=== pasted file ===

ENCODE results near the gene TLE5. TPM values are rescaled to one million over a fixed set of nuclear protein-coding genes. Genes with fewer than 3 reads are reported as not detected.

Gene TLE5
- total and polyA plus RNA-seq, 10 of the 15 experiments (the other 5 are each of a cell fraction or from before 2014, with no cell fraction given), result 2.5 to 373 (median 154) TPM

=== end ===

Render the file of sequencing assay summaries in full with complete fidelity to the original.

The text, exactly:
ENCODE results near the gene TLE5. TPM values are rescaled to one million over a fixed set of nuclear protein-coding genes. Genes with fewer than 3 reads are reported as not detected.

Gene TLE5
- total and polyA plus RNA-seq, 10 of the 15 experiments (the other 5 are each of a cell fraction or from before 2014, with no cell fraction given), result 2.5 to 373 (median 154) TPM